Tuesday, 22 January 2013

The anniversary of the death of Queen Victoria

Today in 1901, Queen Victoria died aged 81, at Osborne House on the Isle of Wight.  By coincidence, this week, we have just begun to Catalogue the Quarter Session Rolls for 1901.  As our project covers all of Queen Victoria's reign, it feels rather strange to now be referring to the King in our cataloguing process rather than to Her Majesty the Queen.

The Quarter Session Minutes book for the period contains the Address sent by the Justices of the Peace of Bedfordshire to the new king, Edward VII.  The address expresses both their sympathy for the great loss which has befallen His Majesty and the whole Empire but then goes on to offer sincere congratulations to the King on his accession to the throne.

Address to King Edward VII

To celebrate the Diamond Jubilee of Queen Elizabeth II, the Bedfordshire and Luton Archives and Record Service document of the month, featured the visit of Queen Victoria to Woburn Abbey.  The case involved a member of Queen Victoria's escort being arrested and charged with stealing a pocket watch.  Click here to review the document.

QSM 49

Wednesday, 9 January 2013

Stealing the boss's clothes

Francis Poole was engaged as manager of the ‘Lindslade Iron Ore Company’ at Leighton Buzzard and had been the employer of the prisoner, John Ross.  However, on 9 November Ross absented himself without authority.  On returning to his lodging Francis Poole was informed by his landlady that the cheeky prisoner had not only disappeared but also been to his lodging and fetched away some of his clothes. In fact he had stolen a whole outfit consisting of a black coat, a double breasted vest, a pair of black trousers, a linen shirt and a silk neck tie.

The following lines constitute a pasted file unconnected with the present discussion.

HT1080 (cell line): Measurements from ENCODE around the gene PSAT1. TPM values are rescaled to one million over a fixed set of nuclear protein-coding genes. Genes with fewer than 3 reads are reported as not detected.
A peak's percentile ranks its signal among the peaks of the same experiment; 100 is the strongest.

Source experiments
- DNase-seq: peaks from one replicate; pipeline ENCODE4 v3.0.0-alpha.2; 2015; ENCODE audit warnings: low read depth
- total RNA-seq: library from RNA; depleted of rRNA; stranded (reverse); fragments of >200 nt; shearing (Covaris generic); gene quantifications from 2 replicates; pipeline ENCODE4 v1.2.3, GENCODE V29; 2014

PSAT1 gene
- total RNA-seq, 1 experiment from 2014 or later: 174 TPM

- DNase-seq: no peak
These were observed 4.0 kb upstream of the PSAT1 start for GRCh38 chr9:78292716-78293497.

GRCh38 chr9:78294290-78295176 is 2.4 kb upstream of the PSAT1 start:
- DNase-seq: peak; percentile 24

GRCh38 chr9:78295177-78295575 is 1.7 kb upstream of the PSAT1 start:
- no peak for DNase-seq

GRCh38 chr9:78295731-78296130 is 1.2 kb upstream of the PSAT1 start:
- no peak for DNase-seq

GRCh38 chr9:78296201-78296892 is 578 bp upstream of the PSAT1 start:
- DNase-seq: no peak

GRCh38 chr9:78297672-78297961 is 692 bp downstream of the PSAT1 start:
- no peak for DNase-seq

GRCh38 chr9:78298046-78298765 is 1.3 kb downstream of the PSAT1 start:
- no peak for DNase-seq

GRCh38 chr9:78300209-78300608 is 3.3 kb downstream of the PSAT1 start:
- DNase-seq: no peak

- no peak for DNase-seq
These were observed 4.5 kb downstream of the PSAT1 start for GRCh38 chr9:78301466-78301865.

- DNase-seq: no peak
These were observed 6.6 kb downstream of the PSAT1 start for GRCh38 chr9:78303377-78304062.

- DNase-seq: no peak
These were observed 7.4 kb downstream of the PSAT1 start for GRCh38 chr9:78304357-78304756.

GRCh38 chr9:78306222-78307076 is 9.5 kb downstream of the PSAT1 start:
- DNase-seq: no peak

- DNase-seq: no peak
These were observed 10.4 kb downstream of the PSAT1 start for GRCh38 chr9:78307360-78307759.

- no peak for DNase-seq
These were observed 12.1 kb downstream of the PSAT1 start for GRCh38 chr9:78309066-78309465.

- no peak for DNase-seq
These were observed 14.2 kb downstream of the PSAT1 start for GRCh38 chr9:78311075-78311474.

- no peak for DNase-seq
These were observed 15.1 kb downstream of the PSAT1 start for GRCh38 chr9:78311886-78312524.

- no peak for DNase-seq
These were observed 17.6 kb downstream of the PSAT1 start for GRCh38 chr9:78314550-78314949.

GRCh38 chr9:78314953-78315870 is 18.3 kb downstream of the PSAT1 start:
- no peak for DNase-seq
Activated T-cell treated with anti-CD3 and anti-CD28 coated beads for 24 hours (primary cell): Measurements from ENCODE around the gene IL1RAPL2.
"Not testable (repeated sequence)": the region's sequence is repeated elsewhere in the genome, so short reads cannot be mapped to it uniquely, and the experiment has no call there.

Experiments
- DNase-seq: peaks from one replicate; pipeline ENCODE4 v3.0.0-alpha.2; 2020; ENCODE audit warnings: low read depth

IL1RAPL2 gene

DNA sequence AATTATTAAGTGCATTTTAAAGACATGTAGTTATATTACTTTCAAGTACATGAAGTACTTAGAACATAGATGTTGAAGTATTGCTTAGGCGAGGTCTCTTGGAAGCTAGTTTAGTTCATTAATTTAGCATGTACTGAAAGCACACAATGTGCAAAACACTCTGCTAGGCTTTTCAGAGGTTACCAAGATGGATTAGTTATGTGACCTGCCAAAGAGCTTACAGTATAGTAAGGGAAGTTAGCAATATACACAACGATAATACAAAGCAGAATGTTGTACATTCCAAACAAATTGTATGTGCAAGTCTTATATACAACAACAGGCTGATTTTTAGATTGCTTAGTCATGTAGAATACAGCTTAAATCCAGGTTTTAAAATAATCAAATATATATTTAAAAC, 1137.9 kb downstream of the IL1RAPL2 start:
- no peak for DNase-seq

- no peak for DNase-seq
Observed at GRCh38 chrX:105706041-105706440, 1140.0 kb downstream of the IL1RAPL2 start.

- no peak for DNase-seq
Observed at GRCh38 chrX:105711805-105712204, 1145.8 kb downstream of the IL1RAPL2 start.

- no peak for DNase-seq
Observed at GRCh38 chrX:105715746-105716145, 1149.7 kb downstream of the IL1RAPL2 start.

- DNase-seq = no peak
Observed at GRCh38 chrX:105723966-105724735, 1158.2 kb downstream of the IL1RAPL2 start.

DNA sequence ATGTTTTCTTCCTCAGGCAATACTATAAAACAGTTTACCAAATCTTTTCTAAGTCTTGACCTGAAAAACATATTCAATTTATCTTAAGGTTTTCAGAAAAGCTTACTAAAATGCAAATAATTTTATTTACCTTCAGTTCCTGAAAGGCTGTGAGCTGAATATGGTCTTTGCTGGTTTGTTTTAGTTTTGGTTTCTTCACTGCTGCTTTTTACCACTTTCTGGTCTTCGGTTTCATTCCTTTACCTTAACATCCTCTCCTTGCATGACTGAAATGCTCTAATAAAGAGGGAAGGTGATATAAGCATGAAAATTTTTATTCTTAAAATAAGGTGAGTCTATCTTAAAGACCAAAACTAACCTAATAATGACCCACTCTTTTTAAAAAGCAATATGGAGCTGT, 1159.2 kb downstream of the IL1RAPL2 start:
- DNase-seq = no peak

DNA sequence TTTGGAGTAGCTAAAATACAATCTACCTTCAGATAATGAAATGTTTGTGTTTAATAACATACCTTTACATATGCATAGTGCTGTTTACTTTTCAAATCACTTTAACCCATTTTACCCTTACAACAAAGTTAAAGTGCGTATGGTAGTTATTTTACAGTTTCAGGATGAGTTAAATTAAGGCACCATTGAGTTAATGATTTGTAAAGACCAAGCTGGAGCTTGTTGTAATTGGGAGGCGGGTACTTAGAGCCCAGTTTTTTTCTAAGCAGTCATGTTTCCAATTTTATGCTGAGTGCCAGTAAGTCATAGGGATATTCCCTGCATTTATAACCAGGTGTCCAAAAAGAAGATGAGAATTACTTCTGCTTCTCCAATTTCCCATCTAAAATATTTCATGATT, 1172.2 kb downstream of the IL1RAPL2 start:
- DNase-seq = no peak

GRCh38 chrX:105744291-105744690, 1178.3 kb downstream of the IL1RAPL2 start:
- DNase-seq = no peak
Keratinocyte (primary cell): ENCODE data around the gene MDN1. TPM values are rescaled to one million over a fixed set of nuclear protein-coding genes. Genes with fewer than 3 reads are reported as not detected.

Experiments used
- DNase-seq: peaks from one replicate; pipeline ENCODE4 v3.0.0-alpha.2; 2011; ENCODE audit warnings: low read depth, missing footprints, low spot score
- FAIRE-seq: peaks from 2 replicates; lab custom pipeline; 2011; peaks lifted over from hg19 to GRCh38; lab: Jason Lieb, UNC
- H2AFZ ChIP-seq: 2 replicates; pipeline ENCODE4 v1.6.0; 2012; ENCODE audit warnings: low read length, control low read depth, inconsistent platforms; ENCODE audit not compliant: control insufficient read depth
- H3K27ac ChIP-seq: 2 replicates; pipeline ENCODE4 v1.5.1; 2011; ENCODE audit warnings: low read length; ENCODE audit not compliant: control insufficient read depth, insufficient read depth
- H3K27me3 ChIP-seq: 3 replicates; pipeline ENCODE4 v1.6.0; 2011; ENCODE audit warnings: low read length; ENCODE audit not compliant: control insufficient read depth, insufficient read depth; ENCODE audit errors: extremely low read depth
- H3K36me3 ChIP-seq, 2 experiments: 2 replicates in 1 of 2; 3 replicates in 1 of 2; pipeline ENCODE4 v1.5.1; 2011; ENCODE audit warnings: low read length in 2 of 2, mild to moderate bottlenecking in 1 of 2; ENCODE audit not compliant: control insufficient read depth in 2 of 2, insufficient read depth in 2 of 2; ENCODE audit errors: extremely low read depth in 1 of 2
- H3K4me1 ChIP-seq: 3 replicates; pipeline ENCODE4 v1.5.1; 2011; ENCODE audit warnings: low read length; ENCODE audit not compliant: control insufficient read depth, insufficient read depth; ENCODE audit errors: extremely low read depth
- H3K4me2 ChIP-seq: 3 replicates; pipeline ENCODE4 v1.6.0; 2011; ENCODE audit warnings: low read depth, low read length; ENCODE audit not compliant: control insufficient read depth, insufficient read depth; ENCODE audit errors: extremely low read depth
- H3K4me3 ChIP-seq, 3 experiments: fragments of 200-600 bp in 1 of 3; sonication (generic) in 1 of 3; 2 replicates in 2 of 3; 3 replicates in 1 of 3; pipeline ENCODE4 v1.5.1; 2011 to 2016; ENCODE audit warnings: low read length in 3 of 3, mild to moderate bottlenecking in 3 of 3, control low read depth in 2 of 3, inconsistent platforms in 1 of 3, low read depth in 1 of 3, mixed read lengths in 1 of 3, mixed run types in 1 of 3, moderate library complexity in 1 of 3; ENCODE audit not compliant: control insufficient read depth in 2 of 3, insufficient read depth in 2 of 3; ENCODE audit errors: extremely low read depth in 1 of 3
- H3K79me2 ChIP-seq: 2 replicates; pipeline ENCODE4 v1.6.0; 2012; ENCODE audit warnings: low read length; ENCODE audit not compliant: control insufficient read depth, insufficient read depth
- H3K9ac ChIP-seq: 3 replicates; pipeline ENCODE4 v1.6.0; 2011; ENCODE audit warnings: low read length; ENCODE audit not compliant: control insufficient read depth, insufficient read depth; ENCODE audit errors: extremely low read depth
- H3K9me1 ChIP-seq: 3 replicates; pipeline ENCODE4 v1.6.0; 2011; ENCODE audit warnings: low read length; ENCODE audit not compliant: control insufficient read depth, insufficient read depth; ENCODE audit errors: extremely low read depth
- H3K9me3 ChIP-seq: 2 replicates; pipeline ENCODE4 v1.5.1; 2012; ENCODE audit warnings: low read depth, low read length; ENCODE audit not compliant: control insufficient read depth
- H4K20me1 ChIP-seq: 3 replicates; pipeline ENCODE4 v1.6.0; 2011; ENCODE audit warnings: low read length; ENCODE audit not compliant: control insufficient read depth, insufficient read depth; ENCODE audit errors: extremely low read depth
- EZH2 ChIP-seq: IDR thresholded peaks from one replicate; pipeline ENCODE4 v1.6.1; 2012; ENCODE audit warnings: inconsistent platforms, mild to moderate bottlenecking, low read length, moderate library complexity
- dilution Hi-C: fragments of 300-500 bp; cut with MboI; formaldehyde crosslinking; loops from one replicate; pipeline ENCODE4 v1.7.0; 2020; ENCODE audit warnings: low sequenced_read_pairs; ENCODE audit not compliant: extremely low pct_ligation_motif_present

Mardling Parsons was the landlady of the Nags Head in Leighton Buzzard were Francis Poole was a lodger. She knew the prisoner to be employed by Mr Poole, so had no reason to doubt the tale he told her on 9 November.  The prisoner came to her and told her a serious affair had happened and that Mr Poole had fallen into the water out of a boat.  He instructed Mrs Parson that he was to take clean dry clothes back to Mr Poole and so Mrs Parson went to Mr Poole’s room and brought down a coat, vest, trousers, shirt and neck tie.  She tied them in a small handkerchief of her own and gave them to the prisoner.  However, soon after the prisoner had gone, a safe and dry Mr Poole returned and denied giving anyone authority to fetched away his clothes.

The prisoner went went on to pawn the set of clothes for 10 shillings.  This assisted the local Police Constable, George Mardlin, in tracing the prisoner to Little Brickhill, where he found him in a public house.

John Ross was found guilty of obtaining goods by false pretences and sentenced to 3 calendar months hard labour.